Currency Exchange in DüsseldorfCash and traveller's cheques can be exchanged at the majority of banks across the city and also at currency exchange desks in the airport and in major hotels. ATMs are ubiquitous and will accept most foreign cards but those endorsed by international credit firms are the safest bet.
EmergenciesThe number to call for an ambulance in an emergency is 112.
Feuerwehr, Rettungsdienst und Bevölkerungsschutz
TimeDuring the event, the time zone in Düsseldorf will be the Central European Summer Time (UTC/GMT+2).
Tourist officesTourist Information Office central station
Immermannstraße 65 b
T: +49 211 17 202-844
F: +49 211/17 202-9210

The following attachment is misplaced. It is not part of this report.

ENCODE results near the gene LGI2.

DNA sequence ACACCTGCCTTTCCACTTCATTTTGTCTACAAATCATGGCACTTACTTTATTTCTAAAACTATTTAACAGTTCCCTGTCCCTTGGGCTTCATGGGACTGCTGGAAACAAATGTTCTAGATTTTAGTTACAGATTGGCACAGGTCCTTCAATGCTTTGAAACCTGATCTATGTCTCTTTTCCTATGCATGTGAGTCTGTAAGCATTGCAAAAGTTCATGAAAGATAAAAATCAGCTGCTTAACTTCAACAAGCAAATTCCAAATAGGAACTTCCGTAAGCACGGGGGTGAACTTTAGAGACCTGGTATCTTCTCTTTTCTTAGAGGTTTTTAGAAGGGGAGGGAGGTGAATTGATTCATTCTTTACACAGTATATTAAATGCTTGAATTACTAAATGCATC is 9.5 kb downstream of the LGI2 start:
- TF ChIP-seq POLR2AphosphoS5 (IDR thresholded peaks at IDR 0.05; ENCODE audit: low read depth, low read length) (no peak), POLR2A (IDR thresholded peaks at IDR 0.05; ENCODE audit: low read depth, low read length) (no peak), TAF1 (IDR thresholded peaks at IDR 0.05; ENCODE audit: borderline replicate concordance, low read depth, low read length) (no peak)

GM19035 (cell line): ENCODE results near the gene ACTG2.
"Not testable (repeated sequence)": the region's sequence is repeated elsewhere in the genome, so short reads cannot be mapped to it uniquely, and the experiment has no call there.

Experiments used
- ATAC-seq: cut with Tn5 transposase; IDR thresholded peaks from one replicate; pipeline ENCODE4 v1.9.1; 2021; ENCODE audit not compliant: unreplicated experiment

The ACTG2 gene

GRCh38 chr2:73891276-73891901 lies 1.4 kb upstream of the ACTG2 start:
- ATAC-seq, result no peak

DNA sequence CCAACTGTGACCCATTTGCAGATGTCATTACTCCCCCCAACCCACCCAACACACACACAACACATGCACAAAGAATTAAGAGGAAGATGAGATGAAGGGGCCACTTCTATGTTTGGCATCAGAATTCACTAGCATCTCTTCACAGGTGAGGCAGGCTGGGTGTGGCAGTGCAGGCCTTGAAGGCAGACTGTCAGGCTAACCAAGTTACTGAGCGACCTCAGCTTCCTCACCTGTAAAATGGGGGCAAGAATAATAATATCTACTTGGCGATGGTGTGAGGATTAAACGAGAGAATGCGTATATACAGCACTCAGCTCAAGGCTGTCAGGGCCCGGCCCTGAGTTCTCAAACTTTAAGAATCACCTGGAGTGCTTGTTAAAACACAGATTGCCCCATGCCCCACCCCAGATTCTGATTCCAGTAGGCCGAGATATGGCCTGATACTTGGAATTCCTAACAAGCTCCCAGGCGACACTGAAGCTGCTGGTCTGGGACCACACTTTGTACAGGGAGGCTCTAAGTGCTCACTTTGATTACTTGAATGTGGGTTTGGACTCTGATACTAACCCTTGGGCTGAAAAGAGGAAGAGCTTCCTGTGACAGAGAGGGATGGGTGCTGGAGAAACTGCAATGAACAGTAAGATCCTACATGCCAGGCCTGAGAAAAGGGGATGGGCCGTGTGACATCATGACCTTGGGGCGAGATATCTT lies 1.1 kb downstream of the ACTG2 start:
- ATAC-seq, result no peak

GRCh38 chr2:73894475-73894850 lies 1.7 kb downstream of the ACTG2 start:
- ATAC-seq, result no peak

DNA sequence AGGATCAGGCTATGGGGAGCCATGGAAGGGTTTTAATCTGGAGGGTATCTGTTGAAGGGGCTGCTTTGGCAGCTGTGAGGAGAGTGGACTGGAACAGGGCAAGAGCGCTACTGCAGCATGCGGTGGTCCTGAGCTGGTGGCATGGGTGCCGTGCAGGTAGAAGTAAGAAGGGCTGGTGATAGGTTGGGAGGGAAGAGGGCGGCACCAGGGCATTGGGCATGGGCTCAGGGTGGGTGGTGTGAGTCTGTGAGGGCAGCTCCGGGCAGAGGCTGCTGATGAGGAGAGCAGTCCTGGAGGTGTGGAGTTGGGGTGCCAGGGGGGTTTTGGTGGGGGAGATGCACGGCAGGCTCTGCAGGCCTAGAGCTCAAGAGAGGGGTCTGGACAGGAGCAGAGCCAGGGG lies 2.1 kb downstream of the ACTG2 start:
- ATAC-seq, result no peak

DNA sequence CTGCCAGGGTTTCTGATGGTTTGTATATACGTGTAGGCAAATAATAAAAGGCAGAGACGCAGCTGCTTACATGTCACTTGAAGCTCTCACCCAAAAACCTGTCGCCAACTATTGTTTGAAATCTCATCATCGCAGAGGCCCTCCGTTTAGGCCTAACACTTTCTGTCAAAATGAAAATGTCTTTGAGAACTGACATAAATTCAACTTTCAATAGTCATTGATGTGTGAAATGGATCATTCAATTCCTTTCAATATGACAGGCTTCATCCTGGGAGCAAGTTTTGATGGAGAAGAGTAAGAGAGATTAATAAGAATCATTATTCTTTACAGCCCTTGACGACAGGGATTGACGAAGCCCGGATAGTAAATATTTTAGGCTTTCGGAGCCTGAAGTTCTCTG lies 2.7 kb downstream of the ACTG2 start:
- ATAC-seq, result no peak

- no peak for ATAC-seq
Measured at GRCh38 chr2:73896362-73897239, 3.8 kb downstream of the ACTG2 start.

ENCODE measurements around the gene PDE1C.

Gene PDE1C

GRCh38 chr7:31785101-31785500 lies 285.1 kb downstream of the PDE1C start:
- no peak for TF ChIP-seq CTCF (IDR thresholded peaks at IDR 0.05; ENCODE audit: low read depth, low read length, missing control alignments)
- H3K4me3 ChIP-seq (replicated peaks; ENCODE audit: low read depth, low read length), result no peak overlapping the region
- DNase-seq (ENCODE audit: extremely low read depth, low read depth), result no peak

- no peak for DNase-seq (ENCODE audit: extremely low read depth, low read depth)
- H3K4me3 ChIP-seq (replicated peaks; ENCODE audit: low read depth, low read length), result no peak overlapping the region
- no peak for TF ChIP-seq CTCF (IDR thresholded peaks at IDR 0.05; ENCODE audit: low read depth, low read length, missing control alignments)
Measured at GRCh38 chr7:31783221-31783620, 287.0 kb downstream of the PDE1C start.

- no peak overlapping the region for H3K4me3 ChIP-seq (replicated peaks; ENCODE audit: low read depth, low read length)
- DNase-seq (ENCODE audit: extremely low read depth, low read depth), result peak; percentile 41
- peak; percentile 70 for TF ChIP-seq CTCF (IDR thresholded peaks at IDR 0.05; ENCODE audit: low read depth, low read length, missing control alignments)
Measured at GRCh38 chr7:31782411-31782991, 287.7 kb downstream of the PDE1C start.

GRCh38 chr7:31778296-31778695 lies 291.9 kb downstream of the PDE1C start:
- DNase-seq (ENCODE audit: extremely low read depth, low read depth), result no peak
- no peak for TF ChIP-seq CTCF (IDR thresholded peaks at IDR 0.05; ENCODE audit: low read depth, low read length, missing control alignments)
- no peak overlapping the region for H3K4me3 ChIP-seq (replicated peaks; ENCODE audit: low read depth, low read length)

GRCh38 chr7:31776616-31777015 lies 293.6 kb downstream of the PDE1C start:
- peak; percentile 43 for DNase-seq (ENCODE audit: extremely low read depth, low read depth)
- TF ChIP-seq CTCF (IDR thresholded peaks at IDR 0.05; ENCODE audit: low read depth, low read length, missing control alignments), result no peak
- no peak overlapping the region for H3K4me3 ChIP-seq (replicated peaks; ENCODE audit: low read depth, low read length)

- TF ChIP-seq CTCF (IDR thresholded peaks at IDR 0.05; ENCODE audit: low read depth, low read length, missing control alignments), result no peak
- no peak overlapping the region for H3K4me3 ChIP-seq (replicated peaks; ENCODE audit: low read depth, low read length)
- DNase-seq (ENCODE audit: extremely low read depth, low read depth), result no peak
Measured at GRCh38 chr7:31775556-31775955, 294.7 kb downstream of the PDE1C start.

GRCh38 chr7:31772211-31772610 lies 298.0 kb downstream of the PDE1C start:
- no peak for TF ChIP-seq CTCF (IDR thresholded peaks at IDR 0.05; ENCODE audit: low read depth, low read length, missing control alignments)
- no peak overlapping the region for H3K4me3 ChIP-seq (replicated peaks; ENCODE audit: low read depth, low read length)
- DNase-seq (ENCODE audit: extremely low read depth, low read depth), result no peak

Opening hours : Monday–Friday: 9:30–19:00 Saturday: 9:30–17:00
There can be special opening times during major trade fairs. Please phone us for details.
Tourist Information Office Altstadt (Old Town)
They also set up shop at the airport and at the trade-fair centre during major trade fairs. Exchange AG, located at the Tourist Information at central station, is available as our partner for currency transactions. In addition to the Tourist Information Offices, our partner, "Presse Pavillon" on the Königsallee, also provides a selection of tourist brochures and sells the DüsseldorfCard along with a selection of Düsseldorf souvenirs.
Average weatherDüsseldorf has a mild humid temperate climate with warm summers and no dry season. Over the course of a year, the temperature typically varies from -1°Celsius to 25°Celsius (30° to 77° Fahrenheit) and is rarely below -6°C (21°Fahrenheit) or above 30°C (86° Fahrenheit).
The warm season lasts from May 27 to September 3, The cold season lasts from November 28 to February 29
What's the best time to travel to Düsseldorf in Germany? Here are some facts: